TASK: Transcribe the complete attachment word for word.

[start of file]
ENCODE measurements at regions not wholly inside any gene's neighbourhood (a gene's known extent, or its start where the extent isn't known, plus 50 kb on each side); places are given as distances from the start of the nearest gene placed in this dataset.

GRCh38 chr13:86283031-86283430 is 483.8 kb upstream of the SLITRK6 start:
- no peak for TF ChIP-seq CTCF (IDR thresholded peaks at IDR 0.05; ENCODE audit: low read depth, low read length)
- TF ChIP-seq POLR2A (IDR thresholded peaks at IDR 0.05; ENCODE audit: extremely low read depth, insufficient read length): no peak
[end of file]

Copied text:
ENCODE measurements at regions not wholly inside any gene's neighbourhood (a gene's known extent, or its start where the extent isn't known, plus 50 kb on each side); places are given as distances from the start of the nearest gene placed in this dataset.

GRCh38 chr13:86283031-86283430 is 483.8 kb upstream of the SLITRK6 start:
- no peak for TF ChIP-seq CTCF (IDR thresholded peaks at IDR 0.05; ENCODE audit: low read depth, low read length)
- TF ChIP-seq POLR2A (IDR thresholded peaks at IDR 0.05; ENCODE audit: extremely low read depth, insufficient read length): no peak